Fig. 1
Change in peak inspiratory pressure (PIP), plateau airway pressure (Pplat) and PIP - Pplat when moving from the supine to prone position. *P < 0.05 versus the supine position.

Raw increased significantly when the body positioning was changed in a similar manner as the difference between the PIP and Pplat increased significantly (22.7 ± 9.8 cmH2O/ml/s vs. 25.3 ± 11.6 cmH2O/ml/s, P < 0.05). However, Cdyn significantly decreased (68.2 ± 18.8 ml/cmH2O vs. 56.2 ± 16.5 ml/cmH2O, P < 0.05, Fig. 2).

Fig. 2
Change in airway resistance (A) and dynamic compliance (B) when moving from the supine to prone position. *P < 0.05 versus the supine position.

Discussion

These results revealed an increase in PIP but not in the Pplat. The Pplat was measured at the state when the gas flow was blocked. The difference between the PIP and Pplat is the pressure needed to overcome Raw. Therefore a constant Pplat with an increase in PIP indicates an increase in Raw [9]. These results revealed a decrease in Cdyn. Cdyn is affected by the inspiratory gas flow, Raw and the equilibrium between the proximal tip and distal end of the airway [10]. A decrease in Cdyn occurs in cases of an increase in Raw or a decrease in pulmonary and thoracic elasticity [11]. Therefore, the increase in PIP was attributed to the increase in Raw or decrease in Cdyn.

According to previous studies on the prone position, abdominal movement is limited when the abdomen is pressed and the internal organs push the diaphragm in the direction of the head [2-4]. Moreover, the weight of the trunk reduces the diameter of the chest wall and limits movement, which reduces the respiratory compliance by 20-30%. Therefore, the increase in PIP is believed to be due to a decrease in pulmonary compliance. In contrast, if the patient is positioned where the upper chest and pelvis are supported allowing for the free movement of the abdomen, as Smith [8] suggested, it would produce less restriction of the chest wall than other body positioning apparatuses. Moreover, Cho et al. [12] stated that there are no significant changes in respiratory or pulmonary compliance as the patient's position was changed from the supine to the prone position. This is because compared to other body positioning apparatuses, the Jackson table does not press the upper abdomen but allows free movement of the abdomen, and has the least effect on the respiratory system. In this study, the patients were moved to the prone position using a Jackson table, so the cause for the increase in PIP does not appear to be due to the effects of a decrease in pulmonary compliance but from an increase in Raw.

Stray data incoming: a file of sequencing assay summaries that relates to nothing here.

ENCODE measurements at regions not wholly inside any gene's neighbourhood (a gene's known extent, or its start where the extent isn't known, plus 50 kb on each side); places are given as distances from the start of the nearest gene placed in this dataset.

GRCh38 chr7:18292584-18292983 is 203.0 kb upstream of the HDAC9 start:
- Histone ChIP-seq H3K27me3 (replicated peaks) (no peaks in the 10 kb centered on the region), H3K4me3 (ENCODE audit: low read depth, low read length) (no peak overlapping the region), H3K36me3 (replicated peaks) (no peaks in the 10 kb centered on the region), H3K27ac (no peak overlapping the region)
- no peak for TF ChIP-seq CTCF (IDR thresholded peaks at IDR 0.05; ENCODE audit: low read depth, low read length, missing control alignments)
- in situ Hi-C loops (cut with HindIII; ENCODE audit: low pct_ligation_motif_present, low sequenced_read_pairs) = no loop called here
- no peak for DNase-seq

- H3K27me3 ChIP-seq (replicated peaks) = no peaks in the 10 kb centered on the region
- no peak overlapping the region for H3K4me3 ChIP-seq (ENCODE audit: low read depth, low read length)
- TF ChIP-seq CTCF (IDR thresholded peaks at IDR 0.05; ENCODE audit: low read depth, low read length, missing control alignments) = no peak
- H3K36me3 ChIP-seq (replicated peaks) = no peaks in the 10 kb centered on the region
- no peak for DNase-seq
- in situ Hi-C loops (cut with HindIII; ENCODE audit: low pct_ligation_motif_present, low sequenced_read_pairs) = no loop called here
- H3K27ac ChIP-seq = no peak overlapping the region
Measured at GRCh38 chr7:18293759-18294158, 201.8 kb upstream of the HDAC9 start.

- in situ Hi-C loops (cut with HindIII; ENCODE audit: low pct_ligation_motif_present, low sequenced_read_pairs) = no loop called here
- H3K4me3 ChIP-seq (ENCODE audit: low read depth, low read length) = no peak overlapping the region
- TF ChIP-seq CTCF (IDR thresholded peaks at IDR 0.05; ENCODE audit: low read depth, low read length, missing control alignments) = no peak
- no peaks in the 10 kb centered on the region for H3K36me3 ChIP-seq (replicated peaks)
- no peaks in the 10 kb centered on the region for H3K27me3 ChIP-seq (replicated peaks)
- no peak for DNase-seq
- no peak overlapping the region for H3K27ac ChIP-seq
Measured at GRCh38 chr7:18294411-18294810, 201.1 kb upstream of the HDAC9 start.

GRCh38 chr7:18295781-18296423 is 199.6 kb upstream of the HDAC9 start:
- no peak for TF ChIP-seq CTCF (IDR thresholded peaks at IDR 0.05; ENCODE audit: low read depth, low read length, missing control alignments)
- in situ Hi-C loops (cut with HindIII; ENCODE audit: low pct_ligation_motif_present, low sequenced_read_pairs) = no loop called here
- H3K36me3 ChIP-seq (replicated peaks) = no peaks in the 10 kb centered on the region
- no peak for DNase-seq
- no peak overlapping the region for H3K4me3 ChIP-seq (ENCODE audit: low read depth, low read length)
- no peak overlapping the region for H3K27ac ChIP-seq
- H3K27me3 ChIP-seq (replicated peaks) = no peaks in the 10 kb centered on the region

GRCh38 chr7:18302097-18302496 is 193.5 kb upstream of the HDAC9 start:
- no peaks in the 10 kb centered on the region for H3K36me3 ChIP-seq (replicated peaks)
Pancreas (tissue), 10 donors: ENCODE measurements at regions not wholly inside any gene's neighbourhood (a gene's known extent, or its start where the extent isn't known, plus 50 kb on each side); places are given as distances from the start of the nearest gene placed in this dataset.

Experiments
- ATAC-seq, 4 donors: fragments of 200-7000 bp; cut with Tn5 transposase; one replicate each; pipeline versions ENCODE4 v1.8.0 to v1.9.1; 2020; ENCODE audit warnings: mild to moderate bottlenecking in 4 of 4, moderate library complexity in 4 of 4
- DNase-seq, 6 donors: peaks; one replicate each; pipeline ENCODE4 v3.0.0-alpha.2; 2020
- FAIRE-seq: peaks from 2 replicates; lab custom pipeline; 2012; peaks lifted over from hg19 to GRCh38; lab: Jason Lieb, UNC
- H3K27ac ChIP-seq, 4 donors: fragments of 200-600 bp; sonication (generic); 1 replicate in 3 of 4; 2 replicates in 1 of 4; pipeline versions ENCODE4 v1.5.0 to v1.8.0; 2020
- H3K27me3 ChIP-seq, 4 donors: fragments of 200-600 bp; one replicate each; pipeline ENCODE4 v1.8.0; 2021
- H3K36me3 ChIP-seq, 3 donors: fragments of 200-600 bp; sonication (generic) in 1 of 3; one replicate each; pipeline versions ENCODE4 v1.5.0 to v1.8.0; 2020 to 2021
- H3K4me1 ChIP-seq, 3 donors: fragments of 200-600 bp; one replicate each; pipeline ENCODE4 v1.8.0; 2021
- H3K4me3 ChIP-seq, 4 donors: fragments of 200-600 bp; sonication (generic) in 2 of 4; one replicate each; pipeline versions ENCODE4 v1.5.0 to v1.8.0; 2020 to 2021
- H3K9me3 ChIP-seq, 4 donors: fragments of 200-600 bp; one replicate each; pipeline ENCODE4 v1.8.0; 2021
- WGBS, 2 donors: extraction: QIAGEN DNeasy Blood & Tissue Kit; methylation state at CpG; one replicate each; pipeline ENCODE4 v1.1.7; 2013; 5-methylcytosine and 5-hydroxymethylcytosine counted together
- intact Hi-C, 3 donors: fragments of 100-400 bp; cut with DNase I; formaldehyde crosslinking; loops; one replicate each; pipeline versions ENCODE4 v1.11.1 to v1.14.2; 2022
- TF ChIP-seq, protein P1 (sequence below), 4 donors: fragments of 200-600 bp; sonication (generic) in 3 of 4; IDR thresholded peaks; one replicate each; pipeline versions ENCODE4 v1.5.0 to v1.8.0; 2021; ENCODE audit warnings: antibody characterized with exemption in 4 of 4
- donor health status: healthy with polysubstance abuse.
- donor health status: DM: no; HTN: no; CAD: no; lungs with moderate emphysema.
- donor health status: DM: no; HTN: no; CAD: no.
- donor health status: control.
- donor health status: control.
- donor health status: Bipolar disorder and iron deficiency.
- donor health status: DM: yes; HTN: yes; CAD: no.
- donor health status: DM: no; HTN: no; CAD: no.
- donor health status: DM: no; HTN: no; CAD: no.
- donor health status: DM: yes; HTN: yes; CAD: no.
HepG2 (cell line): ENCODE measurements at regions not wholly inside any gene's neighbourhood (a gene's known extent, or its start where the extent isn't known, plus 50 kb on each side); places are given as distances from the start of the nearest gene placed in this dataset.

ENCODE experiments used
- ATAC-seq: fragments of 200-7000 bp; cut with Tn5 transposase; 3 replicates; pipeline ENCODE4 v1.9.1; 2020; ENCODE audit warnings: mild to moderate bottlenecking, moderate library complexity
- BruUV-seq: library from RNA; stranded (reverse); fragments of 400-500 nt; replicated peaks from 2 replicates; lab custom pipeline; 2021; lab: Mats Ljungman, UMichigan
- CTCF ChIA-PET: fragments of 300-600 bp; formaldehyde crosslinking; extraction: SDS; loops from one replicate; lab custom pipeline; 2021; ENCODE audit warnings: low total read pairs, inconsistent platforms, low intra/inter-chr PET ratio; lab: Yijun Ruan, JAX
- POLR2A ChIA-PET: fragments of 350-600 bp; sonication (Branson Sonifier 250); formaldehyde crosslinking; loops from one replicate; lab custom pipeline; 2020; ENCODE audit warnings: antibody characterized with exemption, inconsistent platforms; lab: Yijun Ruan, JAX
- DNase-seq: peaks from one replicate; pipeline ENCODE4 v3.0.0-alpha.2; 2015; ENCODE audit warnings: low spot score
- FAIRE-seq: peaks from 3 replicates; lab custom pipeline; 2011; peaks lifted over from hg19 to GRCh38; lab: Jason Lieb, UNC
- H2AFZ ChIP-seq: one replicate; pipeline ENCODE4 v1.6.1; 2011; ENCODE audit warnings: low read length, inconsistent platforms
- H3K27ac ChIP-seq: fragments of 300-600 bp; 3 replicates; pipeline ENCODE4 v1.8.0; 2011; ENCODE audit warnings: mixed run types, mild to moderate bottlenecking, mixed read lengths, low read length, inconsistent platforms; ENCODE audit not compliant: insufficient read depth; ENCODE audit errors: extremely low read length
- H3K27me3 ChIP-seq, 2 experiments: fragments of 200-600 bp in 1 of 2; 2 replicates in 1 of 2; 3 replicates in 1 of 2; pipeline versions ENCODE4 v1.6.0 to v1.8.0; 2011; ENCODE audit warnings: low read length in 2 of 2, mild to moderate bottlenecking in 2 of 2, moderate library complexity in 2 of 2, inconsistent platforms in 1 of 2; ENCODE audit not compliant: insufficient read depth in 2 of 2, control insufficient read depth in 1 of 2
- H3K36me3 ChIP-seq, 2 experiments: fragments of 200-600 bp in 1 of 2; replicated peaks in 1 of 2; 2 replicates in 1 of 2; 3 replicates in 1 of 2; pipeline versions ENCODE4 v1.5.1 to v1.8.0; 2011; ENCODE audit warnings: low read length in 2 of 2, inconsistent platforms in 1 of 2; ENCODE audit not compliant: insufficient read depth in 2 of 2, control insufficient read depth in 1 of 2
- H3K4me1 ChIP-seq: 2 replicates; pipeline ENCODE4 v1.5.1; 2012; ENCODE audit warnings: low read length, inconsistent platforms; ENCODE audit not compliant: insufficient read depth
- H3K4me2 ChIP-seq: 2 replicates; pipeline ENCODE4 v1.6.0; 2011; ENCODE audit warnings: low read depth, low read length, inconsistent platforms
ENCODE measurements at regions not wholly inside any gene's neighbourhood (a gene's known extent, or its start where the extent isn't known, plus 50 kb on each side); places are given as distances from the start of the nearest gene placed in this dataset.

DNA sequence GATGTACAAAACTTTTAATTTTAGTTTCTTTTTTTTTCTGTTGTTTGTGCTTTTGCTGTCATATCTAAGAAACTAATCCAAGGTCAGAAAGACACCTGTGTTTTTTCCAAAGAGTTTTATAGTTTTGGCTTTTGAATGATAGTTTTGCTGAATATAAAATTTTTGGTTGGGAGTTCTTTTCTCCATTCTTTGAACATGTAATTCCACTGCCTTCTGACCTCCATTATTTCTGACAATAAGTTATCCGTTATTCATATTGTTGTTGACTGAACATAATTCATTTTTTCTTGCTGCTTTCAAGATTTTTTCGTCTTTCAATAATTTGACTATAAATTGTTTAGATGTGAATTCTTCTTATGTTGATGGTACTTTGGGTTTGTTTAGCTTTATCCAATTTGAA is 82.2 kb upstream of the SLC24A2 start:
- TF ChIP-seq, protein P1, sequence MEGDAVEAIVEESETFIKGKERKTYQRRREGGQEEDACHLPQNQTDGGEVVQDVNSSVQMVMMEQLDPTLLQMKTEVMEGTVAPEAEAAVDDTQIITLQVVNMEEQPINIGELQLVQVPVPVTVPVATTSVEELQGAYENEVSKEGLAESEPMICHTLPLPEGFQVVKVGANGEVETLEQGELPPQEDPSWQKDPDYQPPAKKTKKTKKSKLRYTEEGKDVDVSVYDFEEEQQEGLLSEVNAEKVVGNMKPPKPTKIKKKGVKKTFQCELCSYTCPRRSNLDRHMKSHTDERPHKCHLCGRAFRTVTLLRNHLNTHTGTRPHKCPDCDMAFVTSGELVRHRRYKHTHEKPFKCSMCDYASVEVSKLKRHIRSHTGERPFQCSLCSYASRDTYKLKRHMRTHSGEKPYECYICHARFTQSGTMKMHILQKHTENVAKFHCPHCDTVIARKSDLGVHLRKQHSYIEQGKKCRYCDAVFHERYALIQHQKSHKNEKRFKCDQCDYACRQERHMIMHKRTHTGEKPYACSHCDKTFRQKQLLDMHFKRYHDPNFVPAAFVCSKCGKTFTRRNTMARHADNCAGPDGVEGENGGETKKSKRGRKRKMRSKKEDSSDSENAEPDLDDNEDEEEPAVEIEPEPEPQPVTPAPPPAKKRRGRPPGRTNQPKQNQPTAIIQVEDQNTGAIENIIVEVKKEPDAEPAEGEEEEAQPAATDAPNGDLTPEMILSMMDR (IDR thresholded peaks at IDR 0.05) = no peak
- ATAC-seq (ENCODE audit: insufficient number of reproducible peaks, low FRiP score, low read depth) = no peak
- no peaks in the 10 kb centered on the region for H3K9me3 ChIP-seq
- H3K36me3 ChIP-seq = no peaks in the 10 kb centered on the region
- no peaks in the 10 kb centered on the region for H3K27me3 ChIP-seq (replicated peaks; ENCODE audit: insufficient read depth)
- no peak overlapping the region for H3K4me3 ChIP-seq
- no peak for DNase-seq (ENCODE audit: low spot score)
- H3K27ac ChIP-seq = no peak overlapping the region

A variety of reasons can lead to an increase in Raw. The increase in Raw may be due to a problem with the endotracheal tube, such as kinking of the tube or overexpansion of the air-cuff, or it may be due to an obstruction of the airway by secretions, blood and other objects [13]. The increase in Raw after placing the patient in the prone position was attributed primarily to airway secretion. In such cases, the cause for the increase in Raw is likely to be an endotracheal tube obstruction, airway obstruction due to mucus, or bronchospasm, which can be improved if the secretion is removed. There are reported cases where patients in the prone position repeatedly had obstructed endotracheal tubes due to a secretion in the lung or blood drainage due to the force of gravity [14-16]. Baydur et al. [17] also stated that the increase in respiratory and pulmonary resistance occurs from the accumulation of airway secretion with time. This study is limited in that it made observations after only a short period of 10 minutes after the changing the body position. To confirm the cause, measurements of the Raw should be carried out after a longer time has passed since taking up the prone position.